And so they came to Annur, set up shop inside the warehouse, cased the Dawn Palace, broke into it, then into the Spear, knocked out the Aedolians guarding what was supposed to be Kaden’s personal study, planted the note, and slipped out. The whole thing, as it turned out, was ludicrously, stupidly easy. The problem with having the largest fortress in the world was just that: it was fucking large. There were thousands of men and women inside, maybe ten thousand: bureaucrats to push the papers, masons to fix the walls, gardeners to keep the plants in line, petitioners dumb enough to think anyone in charge actually gave a pickled shit about their fishing rights or rice supplies or guild licenses or whatever. With a minimal amount of planning and improvisation, you could pretty much go anywhere you wanted. With a little more effort, Gwenna felt pretty sure they could have killed Kaden or any of the other members of the council, but she didn’t want to kill him. At least not yet. Not until she had a better sense of what in Hull’s name was going on.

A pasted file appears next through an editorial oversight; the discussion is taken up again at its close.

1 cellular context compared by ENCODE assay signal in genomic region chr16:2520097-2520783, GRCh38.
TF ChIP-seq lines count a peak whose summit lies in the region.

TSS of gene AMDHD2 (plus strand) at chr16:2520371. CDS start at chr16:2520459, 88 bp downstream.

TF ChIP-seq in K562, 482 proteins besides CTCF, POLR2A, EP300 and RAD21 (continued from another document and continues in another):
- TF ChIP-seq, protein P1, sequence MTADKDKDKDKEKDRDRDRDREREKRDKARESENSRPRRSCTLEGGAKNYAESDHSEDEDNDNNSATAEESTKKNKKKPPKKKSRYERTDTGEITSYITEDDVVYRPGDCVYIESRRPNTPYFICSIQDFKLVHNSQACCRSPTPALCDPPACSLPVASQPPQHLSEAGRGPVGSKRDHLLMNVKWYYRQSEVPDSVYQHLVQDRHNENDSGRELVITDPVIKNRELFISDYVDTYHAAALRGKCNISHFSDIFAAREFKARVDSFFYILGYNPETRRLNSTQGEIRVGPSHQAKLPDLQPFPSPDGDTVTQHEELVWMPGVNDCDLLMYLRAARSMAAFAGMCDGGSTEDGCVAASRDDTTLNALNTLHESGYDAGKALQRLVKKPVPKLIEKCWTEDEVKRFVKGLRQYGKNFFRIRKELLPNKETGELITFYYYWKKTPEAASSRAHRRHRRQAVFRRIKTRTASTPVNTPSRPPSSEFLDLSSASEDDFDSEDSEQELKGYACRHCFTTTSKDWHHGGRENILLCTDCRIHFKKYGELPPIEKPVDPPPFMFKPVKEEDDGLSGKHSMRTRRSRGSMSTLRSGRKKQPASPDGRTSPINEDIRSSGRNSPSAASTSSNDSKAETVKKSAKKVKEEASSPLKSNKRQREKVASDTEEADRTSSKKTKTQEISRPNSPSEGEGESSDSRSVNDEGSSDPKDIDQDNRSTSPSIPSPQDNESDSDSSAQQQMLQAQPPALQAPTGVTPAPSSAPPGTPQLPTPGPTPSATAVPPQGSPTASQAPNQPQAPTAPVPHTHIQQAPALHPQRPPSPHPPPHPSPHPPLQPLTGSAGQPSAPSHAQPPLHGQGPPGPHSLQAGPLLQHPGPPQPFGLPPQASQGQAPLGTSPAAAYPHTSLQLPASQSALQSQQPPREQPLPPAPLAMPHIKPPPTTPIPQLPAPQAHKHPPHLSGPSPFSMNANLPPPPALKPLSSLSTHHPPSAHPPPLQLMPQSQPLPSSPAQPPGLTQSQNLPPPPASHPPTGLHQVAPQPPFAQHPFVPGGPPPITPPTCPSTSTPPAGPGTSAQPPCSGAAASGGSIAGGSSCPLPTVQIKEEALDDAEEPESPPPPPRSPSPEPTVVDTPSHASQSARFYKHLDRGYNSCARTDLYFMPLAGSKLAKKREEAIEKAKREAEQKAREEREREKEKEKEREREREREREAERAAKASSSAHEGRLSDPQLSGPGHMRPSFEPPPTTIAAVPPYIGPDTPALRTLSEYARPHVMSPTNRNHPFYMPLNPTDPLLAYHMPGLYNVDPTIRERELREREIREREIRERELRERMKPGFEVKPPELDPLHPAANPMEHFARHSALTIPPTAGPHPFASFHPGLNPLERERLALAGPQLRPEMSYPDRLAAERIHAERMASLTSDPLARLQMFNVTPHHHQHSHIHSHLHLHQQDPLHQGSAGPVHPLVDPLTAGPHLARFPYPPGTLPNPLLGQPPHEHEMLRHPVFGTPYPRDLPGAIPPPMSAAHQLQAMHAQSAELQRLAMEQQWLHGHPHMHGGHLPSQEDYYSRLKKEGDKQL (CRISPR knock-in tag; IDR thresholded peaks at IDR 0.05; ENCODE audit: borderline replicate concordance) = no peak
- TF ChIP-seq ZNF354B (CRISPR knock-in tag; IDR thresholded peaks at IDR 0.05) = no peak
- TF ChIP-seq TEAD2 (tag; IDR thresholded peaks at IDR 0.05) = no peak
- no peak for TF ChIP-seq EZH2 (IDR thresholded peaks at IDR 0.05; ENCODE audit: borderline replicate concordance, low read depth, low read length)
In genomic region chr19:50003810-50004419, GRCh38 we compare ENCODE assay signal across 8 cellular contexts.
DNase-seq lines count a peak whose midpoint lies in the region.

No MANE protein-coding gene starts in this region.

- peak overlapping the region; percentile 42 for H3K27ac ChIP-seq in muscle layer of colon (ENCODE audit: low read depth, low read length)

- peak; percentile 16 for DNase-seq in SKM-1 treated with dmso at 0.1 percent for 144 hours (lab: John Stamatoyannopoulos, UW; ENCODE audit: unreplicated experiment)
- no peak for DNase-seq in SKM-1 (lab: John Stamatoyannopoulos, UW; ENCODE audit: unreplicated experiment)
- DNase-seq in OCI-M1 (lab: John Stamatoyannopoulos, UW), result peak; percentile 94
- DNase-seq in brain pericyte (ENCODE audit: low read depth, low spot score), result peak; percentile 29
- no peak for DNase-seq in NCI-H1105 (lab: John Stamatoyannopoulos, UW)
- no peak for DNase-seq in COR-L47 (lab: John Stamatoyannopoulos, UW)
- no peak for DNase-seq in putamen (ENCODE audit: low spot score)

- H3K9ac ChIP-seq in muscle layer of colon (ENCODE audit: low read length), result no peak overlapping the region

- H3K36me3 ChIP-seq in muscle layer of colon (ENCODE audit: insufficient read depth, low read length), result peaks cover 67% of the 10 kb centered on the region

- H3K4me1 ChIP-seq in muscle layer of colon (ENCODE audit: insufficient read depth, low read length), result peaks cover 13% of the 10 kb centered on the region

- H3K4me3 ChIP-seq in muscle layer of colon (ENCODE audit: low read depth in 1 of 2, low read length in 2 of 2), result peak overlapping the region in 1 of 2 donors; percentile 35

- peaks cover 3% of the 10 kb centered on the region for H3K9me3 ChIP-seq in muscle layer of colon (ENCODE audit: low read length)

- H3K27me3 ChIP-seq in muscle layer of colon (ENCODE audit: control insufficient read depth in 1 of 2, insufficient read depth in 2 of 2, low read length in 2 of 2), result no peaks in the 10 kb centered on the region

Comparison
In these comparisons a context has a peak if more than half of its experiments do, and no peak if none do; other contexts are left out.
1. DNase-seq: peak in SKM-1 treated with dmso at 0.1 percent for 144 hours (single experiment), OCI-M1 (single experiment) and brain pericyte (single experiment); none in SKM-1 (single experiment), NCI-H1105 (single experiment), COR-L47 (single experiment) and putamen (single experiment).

“You think he found the note?” she asked of no one in particular, scanning the dim space of the warehouse as though the answer might be hidden between the dusty crates.

Annick ignored her, probably because Gwenna had asked the question a dozen times already.

“If he hasn’t yet,” Talal replied, “I think he will soon. That monastic training…” He shook his head. “Evidently they can remember everything, remember it perfectly.”

“But do you think he’ll know what it means?”

“I think,” Annick broke in, tugging her arrows from the wooden post, checking the shafts and the fletching one by one, “that there’s nothing we can do about Kaden now. What’s important is focusing on our own readiness in case he does come.”